Fibre-to-the-premises broadband connections are not necessary for all of the UK because extra performance capacity can be squeezed out of existing copper and fibre-to-the-cabinet technology, BT has said.
BT has said that fibre-to-the-cabinet connections that use copper for the last stretch can meet the UK's broadband needs for the foreseeable future. Image credit: BT
FTTP, where fibre extends from the cabinet as far as a user's premises, can deliver speeds of up to 1Gbps. FTTC, which uses legacy copper for the final connection between the cabinet and the premises, currently delivers speeds of around 80Mbps. However, according to Sean Williams, group strategy director at BT, there are still technological advances that can be made to existing copper and FTTC connections to give them a speed boost.
"FTTP costs five times as much as FTTC and furthermore there is no business case to support it, and technological developments mean there is no need for it. FTTC is a good solution for medium and long term," Williams said.
While FTTP is viewed by some as the UK's only viable approach to broadband in the long term, Williams believes a full fibre rollout is not needed as FTTC and other copper-based technologies have sufficient capacity for the future.
"[FTTC] is far from being at its limit. We will be able to deliver far higher speeds over FTTC," he said at a House of Lords Select Committee meeting on Tuesday.
The ability to generate higher speeds doesn't solely rest with infrastructure providers, Williams added.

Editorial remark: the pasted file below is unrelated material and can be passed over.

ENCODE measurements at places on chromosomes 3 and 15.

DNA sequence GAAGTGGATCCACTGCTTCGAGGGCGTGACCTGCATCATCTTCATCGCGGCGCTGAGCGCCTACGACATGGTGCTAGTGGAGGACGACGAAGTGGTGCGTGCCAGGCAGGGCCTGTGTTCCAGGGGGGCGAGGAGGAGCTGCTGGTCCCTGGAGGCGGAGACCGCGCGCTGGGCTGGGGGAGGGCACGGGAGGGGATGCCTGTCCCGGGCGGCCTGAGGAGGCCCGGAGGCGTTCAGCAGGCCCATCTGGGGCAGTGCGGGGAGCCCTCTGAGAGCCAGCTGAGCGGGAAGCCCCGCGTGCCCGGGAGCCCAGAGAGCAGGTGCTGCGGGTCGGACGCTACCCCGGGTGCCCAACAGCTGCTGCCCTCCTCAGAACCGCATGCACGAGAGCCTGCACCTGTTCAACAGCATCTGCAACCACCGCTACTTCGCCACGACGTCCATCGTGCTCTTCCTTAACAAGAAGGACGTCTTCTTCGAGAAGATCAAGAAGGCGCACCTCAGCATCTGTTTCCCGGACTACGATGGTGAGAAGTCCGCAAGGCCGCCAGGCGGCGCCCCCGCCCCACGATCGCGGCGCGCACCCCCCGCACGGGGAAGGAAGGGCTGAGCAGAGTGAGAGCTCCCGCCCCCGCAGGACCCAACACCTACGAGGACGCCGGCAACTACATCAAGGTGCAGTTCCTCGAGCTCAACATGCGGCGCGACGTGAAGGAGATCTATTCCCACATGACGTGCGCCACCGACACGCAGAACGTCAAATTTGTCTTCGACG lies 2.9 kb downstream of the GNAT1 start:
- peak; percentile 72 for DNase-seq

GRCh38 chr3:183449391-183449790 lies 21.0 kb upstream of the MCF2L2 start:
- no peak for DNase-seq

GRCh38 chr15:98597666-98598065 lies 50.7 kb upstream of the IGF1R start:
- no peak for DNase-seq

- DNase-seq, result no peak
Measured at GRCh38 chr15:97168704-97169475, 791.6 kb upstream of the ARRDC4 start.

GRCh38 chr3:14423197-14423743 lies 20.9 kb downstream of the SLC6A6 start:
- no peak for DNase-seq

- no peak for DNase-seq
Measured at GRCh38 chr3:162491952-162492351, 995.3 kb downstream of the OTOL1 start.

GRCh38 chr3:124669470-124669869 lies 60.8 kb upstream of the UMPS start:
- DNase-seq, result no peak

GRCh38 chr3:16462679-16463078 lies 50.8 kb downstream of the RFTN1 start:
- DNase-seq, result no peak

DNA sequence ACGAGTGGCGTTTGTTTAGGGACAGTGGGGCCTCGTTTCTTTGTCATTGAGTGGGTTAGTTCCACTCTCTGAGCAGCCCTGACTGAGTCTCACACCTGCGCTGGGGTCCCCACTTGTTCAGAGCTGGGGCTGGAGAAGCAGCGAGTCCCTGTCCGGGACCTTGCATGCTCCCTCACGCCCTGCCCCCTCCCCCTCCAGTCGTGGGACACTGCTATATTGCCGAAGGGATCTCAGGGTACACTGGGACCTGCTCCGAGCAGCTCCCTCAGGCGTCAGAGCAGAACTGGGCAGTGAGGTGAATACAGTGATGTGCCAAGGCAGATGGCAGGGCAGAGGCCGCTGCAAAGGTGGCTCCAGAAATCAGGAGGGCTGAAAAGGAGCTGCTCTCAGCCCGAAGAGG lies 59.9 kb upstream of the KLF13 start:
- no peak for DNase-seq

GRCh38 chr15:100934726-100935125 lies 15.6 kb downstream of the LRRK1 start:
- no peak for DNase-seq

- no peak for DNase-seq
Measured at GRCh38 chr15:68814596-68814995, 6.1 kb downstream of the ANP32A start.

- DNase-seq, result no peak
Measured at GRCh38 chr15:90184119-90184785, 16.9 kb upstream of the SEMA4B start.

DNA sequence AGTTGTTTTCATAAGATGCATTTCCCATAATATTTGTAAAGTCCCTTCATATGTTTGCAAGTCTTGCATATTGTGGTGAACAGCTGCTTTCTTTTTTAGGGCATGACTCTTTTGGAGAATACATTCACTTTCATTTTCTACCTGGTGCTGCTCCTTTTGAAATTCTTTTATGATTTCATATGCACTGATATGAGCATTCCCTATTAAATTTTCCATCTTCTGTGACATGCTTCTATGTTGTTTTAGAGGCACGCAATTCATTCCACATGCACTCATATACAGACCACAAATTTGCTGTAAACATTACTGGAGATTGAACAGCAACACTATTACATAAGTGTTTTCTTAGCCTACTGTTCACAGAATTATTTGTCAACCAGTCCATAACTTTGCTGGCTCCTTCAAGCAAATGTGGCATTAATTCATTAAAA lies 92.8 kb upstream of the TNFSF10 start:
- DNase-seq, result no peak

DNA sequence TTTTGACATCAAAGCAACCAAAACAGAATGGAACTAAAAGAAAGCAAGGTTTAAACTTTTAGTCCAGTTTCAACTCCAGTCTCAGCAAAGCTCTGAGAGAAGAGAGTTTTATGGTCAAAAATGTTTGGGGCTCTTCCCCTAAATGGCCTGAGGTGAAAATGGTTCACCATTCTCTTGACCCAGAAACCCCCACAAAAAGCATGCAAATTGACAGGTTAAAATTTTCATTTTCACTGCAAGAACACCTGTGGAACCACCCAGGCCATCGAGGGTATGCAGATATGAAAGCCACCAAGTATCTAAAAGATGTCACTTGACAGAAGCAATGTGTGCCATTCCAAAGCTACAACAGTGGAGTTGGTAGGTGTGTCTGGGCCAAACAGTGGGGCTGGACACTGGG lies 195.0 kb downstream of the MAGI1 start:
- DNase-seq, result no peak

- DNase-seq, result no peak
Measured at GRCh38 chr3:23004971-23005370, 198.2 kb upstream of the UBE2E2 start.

"Once you put an 80Mbps FTTC service into the premises the broadband network is no longer the speed bottleneck. The home Wi-Fi or devices can't cope with the speeds, or at the other end, the servers serving communications can't deliver the speed."
FTTP costs five times as much as FTTC and furthermore there is no business case to support it, and technological developments mean there is no need for it.– Sean Williams, BT
BT also confirmed that there is no end in sight for its rollout of copper broadband services, even as the company continues to expand its fibre offerings. "We are still building out copper broadband networks, we still invest in them and we still connect households to the copper network. We will continue to invest in fibre and copper networks for the foreseeable future," Williams said. "Mass rollout of super-fast broadband is the work of the next decade, I suppose. "
Miles Mandelson, chairman of Great Asby Broadband, a grass-roots project that brought internet connectivity to rural parts of Cumbria that had none, believes that fibre is the only way to future-proof UK networks.
"Anything that delivers just about enough tomorrow is enough [for rural locations] for now, but you have to think longer term," Mandelson said. "We need infrastructure that will work for a long time and be reliable and have a low running cost and you cannot avoid fibre optics for that job."
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